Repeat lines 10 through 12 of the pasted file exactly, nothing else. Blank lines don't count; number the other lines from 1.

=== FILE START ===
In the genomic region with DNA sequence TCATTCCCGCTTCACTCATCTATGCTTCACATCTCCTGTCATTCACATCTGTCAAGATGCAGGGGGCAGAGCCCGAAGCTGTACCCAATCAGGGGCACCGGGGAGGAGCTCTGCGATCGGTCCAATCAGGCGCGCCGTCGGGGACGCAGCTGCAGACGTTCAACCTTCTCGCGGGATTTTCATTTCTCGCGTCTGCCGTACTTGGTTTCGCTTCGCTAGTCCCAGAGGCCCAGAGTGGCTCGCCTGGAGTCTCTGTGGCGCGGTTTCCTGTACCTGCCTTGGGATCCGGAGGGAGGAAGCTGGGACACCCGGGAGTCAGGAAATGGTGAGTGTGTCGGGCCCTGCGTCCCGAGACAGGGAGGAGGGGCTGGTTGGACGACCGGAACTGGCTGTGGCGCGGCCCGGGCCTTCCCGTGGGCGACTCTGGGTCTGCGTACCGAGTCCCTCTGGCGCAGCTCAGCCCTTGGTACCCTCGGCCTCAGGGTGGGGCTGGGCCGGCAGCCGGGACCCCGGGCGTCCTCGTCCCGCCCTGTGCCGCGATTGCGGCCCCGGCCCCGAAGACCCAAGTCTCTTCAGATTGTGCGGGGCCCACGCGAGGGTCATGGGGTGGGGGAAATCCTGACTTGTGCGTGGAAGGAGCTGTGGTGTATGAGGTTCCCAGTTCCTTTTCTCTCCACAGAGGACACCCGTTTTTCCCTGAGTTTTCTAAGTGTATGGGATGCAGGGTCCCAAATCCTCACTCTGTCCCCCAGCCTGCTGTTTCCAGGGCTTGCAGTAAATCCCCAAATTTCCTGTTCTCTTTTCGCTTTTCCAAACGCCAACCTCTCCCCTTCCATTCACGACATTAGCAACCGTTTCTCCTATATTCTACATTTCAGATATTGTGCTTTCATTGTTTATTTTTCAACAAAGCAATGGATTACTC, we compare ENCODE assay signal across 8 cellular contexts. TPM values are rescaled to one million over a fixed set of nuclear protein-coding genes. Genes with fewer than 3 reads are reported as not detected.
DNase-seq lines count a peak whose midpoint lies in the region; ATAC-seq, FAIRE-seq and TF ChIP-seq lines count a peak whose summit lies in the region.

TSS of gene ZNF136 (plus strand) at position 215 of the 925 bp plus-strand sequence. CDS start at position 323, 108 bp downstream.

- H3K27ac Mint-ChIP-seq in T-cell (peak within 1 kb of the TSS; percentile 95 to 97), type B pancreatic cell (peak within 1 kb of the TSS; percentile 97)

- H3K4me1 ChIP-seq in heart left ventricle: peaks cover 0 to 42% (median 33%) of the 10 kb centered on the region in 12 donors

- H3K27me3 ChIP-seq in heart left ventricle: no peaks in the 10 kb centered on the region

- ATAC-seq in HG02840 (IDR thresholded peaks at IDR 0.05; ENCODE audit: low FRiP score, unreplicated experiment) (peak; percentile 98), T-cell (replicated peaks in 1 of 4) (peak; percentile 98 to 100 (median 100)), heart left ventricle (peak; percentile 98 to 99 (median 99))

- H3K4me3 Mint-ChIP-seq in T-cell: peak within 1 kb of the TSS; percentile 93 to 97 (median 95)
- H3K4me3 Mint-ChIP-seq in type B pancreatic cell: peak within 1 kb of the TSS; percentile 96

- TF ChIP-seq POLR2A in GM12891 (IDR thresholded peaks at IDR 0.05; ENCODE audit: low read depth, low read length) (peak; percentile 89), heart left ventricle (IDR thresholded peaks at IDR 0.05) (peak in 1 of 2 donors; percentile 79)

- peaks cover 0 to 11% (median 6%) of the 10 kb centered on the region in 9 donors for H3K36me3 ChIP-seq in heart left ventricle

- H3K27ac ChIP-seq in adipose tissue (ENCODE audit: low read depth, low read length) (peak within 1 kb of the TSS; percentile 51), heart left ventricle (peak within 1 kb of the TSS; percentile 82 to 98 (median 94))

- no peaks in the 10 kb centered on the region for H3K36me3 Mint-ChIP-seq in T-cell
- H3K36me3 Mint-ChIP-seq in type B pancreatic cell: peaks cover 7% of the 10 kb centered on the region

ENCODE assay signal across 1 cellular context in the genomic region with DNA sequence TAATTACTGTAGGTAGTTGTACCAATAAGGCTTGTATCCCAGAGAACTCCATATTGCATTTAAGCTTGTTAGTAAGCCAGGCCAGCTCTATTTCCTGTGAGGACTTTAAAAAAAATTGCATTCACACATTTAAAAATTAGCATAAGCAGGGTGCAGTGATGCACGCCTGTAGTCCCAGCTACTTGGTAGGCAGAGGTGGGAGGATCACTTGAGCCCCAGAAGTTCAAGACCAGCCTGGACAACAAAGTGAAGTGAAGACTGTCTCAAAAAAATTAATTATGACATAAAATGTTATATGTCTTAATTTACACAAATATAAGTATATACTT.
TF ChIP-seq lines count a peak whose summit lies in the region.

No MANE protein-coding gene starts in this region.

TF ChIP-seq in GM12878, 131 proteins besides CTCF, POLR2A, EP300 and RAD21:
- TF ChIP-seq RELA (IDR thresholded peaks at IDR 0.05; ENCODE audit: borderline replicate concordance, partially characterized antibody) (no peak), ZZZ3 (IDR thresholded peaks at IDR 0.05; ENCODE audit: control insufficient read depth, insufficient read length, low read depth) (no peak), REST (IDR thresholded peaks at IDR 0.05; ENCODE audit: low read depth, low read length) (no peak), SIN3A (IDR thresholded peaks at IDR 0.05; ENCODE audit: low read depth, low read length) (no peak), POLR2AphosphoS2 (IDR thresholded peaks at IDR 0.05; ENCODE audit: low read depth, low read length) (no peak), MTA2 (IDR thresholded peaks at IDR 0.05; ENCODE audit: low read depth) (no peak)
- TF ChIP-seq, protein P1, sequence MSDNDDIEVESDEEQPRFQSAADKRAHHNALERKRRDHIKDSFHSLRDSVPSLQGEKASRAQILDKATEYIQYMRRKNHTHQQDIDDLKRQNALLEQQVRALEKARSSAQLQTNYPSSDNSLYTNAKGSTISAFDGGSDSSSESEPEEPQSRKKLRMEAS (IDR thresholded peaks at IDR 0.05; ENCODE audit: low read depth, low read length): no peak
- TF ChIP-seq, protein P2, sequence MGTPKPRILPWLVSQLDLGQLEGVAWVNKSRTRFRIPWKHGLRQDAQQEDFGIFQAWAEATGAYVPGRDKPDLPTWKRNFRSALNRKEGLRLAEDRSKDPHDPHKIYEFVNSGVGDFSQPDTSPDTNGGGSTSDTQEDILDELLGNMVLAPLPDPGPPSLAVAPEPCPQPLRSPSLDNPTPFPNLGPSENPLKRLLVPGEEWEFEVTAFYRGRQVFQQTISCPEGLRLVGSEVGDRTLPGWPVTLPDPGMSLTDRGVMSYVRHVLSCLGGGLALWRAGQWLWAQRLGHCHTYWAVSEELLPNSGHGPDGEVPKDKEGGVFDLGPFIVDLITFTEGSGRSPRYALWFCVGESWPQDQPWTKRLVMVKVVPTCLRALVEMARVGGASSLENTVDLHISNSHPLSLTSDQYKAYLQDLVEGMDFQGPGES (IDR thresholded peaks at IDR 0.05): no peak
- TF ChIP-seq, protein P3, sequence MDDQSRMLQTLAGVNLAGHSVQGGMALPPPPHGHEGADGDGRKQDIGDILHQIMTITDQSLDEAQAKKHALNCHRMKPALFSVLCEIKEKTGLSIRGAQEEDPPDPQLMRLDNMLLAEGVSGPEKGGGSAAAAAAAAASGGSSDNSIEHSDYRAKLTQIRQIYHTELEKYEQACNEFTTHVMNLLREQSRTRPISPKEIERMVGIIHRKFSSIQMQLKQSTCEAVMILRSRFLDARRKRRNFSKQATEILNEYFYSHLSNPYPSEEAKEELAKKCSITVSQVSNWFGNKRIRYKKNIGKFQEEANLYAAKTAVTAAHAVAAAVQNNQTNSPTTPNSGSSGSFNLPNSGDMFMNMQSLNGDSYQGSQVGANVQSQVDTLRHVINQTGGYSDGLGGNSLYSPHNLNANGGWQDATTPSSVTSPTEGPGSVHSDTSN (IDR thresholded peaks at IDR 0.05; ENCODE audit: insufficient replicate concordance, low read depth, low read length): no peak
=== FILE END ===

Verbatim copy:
- TF ChIP-seq POLR2A in GM12891 (IDR thresholded peaks at IDR 0.05; ENCODE audit: low read depth, low read length) (peak; percentile 89), heart left ventricle (IDR thresholded peaks at IDR 0.05) (peak in 1 of 2 donors; percentile 79)

- peaks cover 0 to 11% (median 6%) of the 10 kb centered on the region in 9 donors for H3K36me3 ChIP-seq in heart left ventricle

- H3K27ac ChIP-seq in adipose tissue (ENCODE audit: low read depth, low read length) (peak within 1 kb of the TSS; percentile 51), heart left ventricle (peak within 1 kb of the TSS; percentile 82 to 98 (median 94))